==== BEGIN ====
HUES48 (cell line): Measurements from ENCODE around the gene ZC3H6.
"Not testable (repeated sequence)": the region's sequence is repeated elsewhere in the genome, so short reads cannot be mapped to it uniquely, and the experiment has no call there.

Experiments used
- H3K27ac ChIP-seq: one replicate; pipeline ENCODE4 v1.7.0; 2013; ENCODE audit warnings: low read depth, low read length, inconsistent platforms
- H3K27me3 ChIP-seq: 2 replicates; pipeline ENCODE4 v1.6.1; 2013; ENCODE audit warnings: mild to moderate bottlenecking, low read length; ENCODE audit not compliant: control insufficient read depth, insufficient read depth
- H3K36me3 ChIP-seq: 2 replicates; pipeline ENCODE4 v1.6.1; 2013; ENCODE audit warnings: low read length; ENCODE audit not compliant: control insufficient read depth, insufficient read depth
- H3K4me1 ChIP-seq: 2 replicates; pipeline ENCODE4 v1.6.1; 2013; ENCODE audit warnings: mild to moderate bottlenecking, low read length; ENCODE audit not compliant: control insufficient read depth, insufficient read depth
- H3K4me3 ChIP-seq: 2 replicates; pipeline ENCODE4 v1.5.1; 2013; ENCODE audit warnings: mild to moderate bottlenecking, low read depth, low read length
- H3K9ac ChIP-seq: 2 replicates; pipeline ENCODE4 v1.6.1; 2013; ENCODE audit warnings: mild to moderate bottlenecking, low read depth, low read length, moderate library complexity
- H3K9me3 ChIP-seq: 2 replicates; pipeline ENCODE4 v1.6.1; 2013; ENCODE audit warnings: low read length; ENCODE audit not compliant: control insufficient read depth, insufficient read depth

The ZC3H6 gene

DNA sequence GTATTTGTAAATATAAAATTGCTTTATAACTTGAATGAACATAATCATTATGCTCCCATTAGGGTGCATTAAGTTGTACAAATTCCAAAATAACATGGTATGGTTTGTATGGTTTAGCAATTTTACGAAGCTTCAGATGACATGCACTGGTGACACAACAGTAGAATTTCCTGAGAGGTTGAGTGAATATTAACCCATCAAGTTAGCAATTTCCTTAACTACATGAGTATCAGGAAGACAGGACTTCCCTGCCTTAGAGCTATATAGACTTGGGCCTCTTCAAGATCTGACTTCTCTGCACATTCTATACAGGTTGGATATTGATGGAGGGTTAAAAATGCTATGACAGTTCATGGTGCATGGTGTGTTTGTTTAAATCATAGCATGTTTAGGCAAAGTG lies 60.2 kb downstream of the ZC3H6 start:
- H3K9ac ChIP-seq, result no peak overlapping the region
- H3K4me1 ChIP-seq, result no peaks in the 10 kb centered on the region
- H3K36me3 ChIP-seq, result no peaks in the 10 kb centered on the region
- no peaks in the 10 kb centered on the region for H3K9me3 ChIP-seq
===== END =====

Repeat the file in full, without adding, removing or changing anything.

HUES48 (cell line): Measurements from ENCODE around the gene ZC3H6.
"Not testable (repeated sequence)": the region's sequence is repeated elsewhere in the genome, so short reads cannot be mapped to it uniquely, and the experiment has no call there.

Experiments used
- H3K27ac ChIP-seq: one replicate; pipeline ENCODE4 v1.7.0; 2013; ENCODE audit warnings: low read depth, low read length, inconsistent platforms
- H3K27me3 ChIP-seq: 2 replicates; pipeline ENCODE4 v1.6.1; 2013; ENCODE audit warnings: mild to moderate bottlenecking, low read length; ENCODE audit not compliant: control insufficient read depth, insufficient read depth
- H3K36me3 ChIP-seq: 2 replicates; pipeline ENCODE4 v1.6.1; 2013; ENCODE audit warnings: low read length; ENCODE audit not compliant: control insufficient read depth, insufficient read depth
- H3K4me1 ChIP-seq: 2 replicates; pipeline ENCODE4 v1.6.1; 2013; ENCODE audit warnings: mild to moderate bottlenecking, low read length; ENCODE audit not compliant: control insufficient read depth, insufficient read depth
- H3K4me3 ChIP-seq: 2 replicates; pipeline ENCODE4 v1.5.1; 2013; ENCODE audit warnings: mild to moderate bottlenecking, low read depth, low read length
- H3K9ac ChIP-seq: 2 replicates; pipeline ENCODE4 v1.6.1; 2013; ENCODE audit warnings: mild to moderate bottlenecking, low read depth, low read length, moderate library complexity
- H3K9me3 ChIP-seq: 2 replicates; pipeline ENCODE4 v1.6.1; 2013; ENCODE audit warnings: low read length; ENCODE audit not compliant: control insufficient read depth, insufficient read depth

The ZC3H6 gene

DNA sequence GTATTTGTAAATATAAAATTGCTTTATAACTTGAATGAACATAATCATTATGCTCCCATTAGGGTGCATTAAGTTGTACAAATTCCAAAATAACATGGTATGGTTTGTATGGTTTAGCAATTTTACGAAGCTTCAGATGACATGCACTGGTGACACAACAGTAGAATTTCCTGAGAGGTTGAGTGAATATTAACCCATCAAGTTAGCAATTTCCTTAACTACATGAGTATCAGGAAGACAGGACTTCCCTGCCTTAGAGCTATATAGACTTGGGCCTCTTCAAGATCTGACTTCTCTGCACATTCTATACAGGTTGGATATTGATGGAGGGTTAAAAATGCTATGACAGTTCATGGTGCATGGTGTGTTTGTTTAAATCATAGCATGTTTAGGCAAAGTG lies 60.2 kb downstream of the ZC3H6 start:
- H3K9ac ChIP-seq, result no peak overlapping the region
- H3K4me1 ChIP-seq, result no peaks in the 10 kb centered on the region
- H3K36me3 ChIP-seq, result no peaks in the 10 kb centered on the region
- no peaks in the 10 kb centered on the region for H3K9me3 ChIP-seq